I was fortunate to have met Geri Allen in soon after she’d arrived to New York City in the early 1980s, having graduated from Howard University. I interviewed her for National Public Radio and DownBeat, for which she talked with one of her heros, pianist Hank Jones (they were both from Detroit, but generations apart; that discussion is in my book Future Jazz). I heard Geri often, as a leader and side-person, at clubs in NYC; in quartet with Ornette Coleman at the SFJazz Festival where the entr’acte featured a body-piercer (that episode is in Miles Ornette Cecil – Jazz Beyond Jazz), and most recently in trio with Terri Lyne Carrington and David Murray (as a “power trio,” they recorded Perfection). She received many honors; the Jazz Journalists Association presented Geri Allen with a Jazz Hero Award in 2016 for her work as an educator in Pittsburgh and before that at Howard, New England Conservatory and University of Michigan.
Among my favorites of her recordings are The Printmakers, her debut as a leader; Open on All Sides in the Middle, featuring her mentor Marcus Belgrave among other aces; Etudes with Charlie Haden and Paul Motian (if I recall right, I wrote the liner notes), and and Eyes in the Back of Your Head, with Ornette.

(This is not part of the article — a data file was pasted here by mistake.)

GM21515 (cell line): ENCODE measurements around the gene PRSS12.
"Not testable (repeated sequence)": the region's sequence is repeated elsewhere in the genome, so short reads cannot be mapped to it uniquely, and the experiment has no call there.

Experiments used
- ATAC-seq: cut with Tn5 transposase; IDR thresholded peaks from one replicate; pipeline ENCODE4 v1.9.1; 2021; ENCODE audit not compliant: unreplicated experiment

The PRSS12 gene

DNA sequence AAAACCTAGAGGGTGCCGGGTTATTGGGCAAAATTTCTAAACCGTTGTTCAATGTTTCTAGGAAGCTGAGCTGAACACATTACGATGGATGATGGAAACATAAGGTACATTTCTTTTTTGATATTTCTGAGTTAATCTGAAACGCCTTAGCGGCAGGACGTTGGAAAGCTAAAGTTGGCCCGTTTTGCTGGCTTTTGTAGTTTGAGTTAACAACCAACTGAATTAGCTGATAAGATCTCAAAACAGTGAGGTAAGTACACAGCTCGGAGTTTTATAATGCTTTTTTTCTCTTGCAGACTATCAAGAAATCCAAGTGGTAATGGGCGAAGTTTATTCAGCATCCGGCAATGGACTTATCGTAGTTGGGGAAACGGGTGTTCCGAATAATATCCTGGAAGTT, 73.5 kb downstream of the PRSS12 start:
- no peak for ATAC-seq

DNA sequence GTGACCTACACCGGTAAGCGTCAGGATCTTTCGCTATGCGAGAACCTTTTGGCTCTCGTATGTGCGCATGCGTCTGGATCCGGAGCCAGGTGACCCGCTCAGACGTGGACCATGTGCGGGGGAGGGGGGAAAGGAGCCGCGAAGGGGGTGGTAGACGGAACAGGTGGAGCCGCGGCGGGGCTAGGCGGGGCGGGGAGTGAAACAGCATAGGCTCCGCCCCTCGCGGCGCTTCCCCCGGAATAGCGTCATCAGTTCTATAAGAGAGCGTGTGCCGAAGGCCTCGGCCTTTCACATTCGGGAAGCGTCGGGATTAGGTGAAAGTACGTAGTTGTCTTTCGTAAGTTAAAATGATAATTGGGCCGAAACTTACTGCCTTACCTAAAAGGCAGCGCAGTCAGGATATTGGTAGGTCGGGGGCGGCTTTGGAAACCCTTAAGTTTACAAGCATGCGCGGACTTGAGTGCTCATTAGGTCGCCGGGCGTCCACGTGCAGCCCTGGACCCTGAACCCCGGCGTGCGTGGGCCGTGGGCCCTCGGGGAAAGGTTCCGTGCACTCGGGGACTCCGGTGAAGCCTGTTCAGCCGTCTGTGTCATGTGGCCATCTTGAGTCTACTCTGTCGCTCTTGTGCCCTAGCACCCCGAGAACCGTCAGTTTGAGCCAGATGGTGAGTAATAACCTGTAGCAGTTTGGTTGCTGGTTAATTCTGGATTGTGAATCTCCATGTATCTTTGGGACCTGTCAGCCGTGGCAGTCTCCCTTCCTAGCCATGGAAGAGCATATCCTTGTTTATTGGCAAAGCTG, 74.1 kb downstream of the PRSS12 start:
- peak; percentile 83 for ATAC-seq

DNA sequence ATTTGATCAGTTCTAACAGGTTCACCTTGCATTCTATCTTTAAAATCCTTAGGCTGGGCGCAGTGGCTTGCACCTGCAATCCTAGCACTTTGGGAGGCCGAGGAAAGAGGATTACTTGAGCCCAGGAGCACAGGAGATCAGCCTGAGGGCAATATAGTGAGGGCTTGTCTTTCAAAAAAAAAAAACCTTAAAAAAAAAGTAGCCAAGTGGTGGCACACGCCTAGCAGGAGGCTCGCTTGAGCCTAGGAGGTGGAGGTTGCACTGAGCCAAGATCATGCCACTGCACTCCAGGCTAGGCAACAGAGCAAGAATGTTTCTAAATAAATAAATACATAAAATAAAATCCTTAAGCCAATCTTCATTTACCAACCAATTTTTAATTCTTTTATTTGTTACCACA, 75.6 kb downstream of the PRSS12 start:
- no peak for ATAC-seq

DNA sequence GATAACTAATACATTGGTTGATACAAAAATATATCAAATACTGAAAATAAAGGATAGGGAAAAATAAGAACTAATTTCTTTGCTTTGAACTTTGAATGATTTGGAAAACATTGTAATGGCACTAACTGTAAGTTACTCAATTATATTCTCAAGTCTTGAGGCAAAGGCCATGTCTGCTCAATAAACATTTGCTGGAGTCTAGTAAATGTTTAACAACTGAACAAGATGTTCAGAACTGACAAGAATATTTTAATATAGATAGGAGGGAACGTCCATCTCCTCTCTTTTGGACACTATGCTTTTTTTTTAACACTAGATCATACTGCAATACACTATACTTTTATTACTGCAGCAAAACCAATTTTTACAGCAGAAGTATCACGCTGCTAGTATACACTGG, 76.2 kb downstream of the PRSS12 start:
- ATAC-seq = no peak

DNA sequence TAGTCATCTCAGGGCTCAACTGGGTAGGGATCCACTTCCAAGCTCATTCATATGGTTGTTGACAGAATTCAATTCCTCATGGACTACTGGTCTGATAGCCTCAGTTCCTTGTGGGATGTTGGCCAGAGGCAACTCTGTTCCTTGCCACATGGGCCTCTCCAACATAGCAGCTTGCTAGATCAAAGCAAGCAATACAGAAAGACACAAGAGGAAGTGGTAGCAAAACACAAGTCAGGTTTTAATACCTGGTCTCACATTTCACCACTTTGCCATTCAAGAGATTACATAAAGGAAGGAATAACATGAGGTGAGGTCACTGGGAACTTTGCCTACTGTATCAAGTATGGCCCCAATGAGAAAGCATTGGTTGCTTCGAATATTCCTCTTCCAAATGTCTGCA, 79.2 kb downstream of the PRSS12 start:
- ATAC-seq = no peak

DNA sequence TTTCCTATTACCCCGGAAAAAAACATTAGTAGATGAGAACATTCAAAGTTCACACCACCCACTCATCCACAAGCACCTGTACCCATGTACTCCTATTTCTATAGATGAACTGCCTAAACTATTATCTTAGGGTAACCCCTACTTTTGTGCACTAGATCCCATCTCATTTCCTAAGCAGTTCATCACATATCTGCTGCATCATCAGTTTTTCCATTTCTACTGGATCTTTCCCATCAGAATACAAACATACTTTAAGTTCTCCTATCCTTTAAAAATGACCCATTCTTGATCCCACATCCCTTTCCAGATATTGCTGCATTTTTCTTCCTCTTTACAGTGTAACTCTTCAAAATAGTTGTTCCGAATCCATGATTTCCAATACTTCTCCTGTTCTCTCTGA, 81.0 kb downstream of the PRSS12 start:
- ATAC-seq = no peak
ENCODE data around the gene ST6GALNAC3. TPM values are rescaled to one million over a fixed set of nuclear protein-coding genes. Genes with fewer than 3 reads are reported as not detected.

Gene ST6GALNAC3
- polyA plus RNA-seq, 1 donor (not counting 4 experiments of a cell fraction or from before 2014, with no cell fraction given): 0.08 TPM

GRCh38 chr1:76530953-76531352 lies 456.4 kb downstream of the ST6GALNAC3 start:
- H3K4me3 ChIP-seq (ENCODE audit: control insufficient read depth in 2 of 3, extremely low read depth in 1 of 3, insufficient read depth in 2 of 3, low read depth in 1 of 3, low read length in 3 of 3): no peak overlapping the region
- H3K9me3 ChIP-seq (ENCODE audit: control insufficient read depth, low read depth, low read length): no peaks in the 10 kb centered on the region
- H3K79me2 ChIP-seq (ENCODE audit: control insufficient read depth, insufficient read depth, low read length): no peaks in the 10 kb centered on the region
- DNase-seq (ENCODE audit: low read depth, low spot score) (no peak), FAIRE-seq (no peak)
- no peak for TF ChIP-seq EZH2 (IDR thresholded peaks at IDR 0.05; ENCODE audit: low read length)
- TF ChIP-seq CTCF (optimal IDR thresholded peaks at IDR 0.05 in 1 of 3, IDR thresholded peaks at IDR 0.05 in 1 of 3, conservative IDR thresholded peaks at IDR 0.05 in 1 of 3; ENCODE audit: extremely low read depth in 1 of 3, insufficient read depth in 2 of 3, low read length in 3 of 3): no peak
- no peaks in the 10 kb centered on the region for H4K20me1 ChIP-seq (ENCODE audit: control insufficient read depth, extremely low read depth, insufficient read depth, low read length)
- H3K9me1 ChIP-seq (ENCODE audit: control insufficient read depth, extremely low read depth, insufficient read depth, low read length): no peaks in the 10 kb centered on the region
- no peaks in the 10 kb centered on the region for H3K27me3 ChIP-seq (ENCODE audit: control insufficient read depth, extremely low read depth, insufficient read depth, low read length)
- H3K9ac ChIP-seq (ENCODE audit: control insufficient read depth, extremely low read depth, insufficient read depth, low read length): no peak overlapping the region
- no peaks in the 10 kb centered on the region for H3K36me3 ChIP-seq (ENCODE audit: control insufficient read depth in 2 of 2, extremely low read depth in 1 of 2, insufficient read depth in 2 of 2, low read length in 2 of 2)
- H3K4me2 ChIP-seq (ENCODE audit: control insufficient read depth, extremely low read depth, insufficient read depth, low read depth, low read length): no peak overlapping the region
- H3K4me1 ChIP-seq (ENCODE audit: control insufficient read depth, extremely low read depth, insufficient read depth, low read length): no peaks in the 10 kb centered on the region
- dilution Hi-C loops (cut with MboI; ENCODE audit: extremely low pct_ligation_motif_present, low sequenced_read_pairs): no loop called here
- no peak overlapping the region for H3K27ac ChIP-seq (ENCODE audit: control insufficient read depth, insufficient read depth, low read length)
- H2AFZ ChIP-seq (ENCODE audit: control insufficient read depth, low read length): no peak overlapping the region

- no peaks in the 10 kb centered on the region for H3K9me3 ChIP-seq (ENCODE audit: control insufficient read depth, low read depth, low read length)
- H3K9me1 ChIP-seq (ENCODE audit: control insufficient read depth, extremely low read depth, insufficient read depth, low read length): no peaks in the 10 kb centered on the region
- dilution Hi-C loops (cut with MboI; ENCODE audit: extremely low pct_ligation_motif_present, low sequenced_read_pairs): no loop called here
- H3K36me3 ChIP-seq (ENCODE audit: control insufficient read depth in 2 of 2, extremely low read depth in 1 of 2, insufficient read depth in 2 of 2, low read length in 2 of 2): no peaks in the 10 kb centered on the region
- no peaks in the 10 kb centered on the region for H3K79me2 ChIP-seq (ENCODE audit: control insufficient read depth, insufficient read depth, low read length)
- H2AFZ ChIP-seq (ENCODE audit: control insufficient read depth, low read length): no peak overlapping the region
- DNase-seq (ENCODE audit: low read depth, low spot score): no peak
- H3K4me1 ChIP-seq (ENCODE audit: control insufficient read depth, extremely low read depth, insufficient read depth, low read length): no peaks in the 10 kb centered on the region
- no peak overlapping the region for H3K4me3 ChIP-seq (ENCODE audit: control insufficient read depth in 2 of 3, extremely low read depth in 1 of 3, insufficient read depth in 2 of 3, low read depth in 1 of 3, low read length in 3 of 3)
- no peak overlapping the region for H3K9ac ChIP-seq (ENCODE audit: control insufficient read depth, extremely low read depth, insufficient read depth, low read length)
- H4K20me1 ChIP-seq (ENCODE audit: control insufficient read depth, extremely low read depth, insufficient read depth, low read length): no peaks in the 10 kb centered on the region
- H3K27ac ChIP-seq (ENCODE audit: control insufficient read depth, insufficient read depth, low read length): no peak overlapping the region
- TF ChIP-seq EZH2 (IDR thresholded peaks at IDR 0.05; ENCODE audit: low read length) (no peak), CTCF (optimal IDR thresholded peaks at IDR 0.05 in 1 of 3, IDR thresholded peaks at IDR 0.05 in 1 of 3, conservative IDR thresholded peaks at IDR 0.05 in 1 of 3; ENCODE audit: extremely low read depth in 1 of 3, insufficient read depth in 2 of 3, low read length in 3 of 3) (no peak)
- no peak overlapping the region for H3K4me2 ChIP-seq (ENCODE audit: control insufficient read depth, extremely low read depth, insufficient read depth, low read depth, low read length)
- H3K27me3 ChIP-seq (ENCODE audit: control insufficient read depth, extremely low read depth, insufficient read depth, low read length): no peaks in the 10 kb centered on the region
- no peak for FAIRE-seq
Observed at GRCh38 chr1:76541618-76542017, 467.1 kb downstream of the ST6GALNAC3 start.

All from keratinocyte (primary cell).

Someone told me — it might have been Geri herself — that she’d been very nervous to work with Ornette, as she had been to engage with Hank Jones; she was extremely self-effacing. But when they first met to play the iconoclastic saxophonist leaned over her shoulder as she sat the piano and quietly said something like, “Don’t worry, just play, I’ll take care of everything.”
She had deep regard for her predecessors and elders, serving greatly to restore luster to the music and artistic reputations of Mary Lou Williams and Erroll Garner, among others. Since 2015, Geri Allen had been performing along with NEA Jazz Master McCoy Tyner; Sánta captured them together three months ago.
Of the photographer: He’s Transylvanian-born and a globetrotter, who shoots wherever he goes and has especially fascinating galleries of images of gypsy life and undeveloped parts in his native land. Sánta István Csaba’s exhibition of close-up portraits of jazz greats, which I wrote of in February when they were hung at Müpa Budapest art center in Budapest, is currently being mounted for display at the Bucharest Jazz Festival, Romania.